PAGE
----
The transpiration of these events and other oppressive First Nations policy regimes, the introduction of licensing and permitting systems, land title systems / private property ownership and incomprehensible means of law/authority enforcement over the short period of 200 years has left First Nations in a near impossible position to be able to rejuvenate the spirit of their communities and rebuild sustainable First Nations economies.

Our First Nations people have lived off of the bounties of the sea for time immemorial. The first newcomers and bureaucratic Indian agents observed this inextricable connection of our ways of life to the ebbs and flows of the sea and the many gifts it bears. Documentation of this exists in numerous letters from Indian agents to the Crown outlining the logic of how to “deal” with coastal First Nations which specify that since these First Nations live and depend on the sea, they do not require the use of many Lands. In other words they were of the opinion that First Nations were “wasting” these lands; that they didn’t need them because they survived off of the sea and therefore justified the Indian Reserve Commission’s act of issuing tiny scattered Reserves for coastal First Nations. This corroborated by the evidence in the interior and prairies and plains First Nations and the incomparable size of the Reserves which were set out for them.

Coastal First Nations’ connections to the sea and marine resources has never been fully acknowledged by new governments and regulatory authorities, thus preventing the ability for our First Nations to adapt their original marine resource economies of the day to benefit from participating in the current systems of commerce, trade, free enterprise and globally linked markets which now operate all around us. It is true that First Nations are participants in the ever growing marine economic sectors, but this participation is not in tune with how coastal First Nations would be involved (or ought to be involved) in the vast marine sectors of our region if our ownership / property rights and the right to resource stewardship control were ever acknowledged and upheld.

It should be noted that First Nations’ involvement in mainstream commercial economic activities such as logging and fishing has mostly been limited to employment as wage labourers. Due to multiple barriers, namely access to credit and capital, and oppressive Federal Indian Policy, First Nations were not granted the equal opportunity of participating in such industries as free willing capitalists, positioned to reap the benefits of their business investments; instead First Nations were generally inputs to the production processes of major corporations and private industry which for extensive periods have enjoyed excessive profits.

The history of First Nations’ commercial fishing licenses and asset disenfranchisement is one particular example that has widespread implications for the present day reality of many Fist Nations. The level of commercial fishing licenses and assets held by individual First Nations members and even entire Bands today is far below what it should be. This is a significant barrier to reversing the reality and to begin growing First Nations participation in sustainable commercial fisheries to the point where this industry is once again a major contributor to the health and wellbeing of First Nations on the coast.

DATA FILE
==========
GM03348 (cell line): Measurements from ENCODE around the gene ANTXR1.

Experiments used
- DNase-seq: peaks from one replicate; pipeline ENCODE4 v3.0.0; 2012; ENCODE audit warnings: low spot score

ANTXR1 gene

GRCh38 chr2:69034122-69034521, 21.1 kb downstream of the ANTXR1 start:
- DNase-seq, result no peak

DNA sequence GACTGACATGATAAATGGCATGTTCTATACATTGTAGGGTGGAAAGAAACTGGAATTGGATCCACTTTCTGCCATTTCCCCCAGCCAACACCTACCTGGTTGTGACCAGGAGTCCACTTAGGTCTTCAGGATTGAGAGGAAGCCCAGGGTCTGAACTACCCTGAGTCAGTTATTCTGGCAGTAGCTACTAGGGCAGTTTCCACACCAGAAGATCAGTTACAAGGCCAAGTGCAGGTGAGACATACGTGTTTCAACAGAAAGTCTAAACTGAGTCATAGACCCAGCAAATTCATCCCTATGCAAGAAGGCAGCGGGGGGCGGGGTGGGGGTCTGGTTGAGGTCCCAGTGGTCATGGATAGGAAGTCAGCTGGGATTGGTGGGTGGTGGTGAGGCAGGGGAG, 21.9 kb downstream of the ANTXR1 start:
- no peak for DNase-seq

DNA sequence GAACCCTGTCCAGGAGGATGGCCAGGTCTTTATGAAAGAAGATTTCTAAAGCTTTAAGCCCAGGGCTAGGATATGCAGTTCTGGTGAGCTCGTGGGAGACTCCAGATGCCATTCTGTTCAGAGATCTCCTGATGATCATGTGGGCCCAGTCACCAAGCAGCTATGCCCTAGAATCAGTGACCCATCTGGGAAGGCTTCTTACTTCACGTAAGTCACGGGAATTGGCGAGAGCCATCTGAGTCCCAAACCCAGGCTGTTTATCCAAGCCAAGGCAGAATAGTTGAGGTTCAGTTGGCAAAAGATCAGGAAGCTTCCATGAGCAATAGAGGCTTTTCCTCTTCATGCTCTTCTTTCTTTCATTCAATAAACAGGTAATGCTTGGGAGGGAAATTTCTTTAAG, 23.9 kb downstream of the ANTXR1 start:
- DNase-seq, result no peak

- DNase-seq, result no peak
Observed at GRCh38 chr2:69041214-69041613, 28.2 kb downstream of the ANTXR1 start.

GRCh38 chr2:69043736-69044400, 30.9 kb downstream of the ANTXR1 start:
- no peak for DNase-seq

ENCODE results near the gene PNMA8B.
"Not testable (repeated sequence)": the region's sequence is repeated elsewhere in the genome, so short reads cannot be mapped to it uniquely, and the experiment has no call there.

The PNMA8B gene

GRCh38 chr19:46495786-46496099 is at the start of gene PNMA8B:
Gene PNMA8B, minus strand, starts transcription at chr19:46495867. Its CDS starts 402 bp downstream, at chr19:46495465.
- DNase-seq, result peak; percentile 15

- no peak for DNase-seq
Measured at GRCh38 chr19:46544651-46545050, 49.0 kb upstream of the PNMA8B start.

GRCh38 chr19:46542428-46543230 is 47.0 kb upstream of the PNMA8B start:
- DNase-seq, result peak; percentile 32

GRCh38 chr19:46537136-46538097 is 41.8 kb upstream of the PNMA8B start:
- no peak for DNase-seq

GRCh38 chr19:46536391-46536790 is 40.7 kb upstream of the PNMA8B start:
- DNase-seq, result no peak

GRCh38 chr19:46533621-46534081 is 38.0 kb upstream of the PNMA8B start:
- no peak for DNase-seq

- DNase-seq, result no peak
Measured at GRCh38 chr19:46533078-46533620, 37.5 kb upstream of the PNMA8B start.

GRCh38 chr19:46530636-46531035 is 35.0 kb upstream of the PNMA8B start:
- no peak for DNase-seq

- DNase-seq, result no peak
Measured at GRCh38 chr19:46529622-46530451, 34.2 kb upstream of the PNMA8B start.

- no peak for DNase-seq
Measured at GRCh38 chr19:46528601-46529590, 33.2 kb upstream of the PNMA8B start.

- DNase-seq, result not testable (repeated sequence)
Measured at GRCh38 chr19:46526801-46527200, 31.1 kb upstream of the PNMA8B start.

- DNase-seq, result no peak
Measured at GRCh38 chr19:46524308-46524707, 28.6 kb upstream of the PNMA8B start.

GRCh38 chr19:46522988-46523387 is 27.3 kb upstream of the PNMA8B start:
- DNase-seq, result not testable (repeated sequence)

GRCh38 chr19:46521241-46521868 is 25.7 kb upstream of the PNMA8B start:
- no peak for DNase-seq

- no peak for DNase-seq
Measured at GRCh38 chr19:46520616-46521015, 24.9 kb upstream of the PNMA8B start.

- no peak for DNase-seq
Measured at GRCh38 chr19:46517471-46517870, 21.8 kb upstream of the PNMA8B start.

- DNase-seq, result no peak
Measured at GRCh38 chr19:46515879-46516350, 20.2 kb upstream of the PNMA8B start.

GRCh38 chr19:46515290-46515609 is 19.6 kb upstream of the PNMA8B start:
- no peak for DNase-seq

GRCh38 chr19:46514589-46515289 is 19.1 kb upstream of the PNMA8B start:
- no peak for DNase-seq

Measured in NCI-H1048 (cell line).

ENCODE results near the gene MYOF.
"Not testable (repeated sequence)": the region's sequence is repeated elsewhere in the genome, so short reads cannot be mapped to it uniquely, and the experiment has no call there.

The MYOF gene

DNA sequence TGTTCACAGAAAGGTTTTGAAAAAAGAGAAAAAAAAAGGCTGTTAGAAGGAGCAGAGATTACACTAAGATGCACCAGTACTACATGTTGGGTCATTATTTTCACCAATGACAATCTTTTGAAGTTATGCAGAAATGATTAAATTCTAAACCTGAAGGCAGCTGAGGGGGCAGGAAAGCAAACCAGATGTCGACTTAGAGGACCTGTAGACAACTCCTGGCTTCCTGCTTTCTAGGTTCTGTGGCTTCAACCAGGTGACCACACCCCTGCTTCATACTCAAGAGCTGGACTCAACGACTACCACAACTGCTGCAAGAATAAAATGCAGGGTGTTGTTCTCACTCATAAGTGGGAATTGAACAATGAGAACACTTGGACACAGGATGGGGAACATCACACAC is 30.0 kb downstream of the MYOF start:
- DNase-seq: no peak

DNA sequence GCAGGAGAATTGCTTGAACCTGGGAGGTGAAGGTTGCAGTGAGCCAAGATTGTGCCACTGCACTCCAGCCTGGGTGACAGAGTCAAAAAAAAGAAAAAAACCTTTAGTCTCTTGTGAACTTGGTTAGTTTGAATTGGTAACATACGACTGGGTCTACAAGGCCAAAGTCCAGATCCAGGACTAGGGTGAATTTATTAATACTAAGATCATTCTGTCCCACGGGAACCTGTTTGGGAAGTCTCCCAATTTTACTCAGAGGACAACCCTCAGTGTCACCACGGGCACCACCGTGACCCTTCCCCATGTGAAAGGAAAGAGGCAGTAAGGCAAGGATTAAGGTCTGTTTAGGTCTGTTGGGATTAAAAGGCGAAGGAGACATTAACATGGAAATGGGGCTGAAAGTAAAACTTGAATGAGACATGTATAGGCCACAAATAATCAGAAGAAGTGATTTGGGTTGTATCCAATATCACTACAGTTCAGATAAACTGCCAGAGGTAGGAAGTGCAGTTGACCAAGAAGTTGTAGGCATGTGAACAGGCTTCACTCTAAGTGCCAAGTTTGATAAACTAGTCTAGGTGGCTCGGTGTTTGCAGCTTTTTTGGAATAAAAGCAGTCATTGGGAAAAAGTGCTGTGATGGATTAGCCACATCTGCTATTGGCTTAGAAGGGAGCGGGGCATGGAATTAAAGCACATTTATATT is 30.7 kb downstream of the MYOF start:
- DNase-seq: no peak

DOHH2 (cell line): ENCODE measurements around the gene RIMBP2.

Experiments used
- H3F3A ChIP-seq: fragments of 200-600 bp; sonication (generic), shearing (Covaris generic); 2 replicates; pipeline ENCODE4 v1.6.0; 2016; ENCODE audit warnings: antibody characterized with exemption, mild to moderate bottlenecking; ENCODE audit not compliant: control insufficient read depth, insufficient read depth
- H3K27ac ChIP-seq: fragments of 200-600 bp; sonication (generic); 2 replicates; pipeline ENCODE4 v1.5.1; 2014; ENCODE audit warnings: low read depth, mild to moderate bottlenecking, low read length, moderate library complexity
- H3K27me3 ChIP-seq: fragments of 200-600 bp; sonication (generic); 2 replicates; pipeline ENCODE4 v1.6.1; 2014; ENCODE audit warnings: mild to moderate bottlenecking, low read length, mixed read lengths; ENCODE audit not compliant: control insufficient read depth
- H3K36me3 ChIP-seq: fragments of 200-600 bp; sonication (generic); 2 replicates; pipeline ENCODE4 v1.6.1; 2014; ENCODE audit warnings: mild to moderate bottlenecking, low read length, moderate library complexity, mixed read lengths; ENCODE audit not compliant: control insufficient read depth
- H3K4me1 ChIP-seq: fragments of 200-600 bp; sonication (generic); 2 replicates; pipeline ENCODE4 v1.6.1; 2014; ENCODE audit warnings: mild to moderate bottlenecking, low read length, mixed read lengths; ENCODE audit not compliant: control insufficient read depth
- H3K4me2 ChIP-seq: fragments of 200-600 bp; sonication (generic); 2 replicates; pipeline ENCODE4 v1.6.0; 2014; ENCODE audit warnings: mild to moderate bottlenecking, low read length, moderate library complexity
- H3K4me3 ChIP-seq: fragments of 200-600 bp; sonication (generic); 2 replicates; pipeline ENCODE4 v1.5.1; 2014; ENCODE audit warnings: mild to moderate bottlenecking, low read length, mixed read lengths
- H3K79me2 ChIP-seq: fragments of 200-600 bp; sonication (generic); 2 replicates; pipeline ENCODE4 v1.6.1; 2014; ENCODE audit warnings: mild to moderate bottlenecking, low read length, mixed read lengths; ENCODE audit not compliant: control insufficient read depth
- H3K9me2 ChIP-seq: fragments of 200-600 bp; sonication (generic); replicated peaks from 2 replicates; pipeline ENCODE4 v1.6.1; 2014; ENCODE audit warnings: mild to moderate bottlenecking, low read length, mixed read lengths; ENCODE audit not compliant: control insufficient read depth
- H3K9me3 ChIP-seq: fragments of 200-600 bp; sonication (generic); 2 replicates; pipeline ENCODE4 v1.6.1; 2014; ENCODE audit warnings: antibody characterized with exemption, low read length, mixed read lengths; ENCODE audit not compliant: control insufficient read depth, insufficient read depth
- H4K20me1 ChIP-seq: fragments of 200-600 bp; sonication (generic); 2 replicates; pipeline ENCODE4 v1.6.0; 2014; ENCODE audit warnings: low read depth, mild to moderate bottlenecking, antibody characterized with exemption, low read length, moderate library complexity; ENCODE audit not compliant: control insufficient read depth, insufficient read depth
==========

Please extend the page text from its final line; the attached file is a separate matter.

Prior to European contact, our people harvested migrating Fraser River sockeye and other salmon in Johnstone Strait by means and techniques that were both reliable and successful. Fish were harvested to serve populations much greater than the 3,000 Lekwiltok citizens of today. Weirs, traps, nets and other fish capturing devices were operated as recently as 1920. The harvesting efficiency in Johnstone Straight in the 18th Century could undoubtedly surpass that of the commercial sector that exists today. Although capable of significant harvest levels, these traps and weirs were situated near villages, which became problematic for the fishing companies who eventually succeeded in having them replaced with vessels; better suited for transportation to centralized processing locations, thus asserting European controls.

It has not been easy for our people to gain stakes in the commercial fisheries of today after having our traditional methods taken from us. The systemically racist policies construed and forced upon First Nations by the government of the day were engineered to deprive us of basic rights and freedoms to take from us the abundant resources of our Lands and waters. Despite the many obstacles our forefathers, with much persistence, gained entry into the commercial fishing license programs administered by the Government of Canada. Currently there are court cases that have emphasised that the government racist policies and management plans infringe on our Aboriginal title and rights. These cases along with other actions are substantial achievements of coastal First Nations peoples on the road to realizing equality and equity following invasive European settlements of the 19th and 20th centuries. However, there is much more work to be done in reconciling this historical reality.

1.7      The Wei Wai Kum Today

The Wei Wai Kum First Nation has 4 separate Reserves, Campbell River 11 (115 ha.), Homayno 2 (Heydon Bay, 15. 4 ha.), Loughborough 3 (8.5 ha.) and Matlaten 4 (Greene Point) (39 ha.) The main community is located on the Campbell River Reserve, located near the downtown core of the City of Campbell River and along the river estuary; roughly 350 members live on the reserve.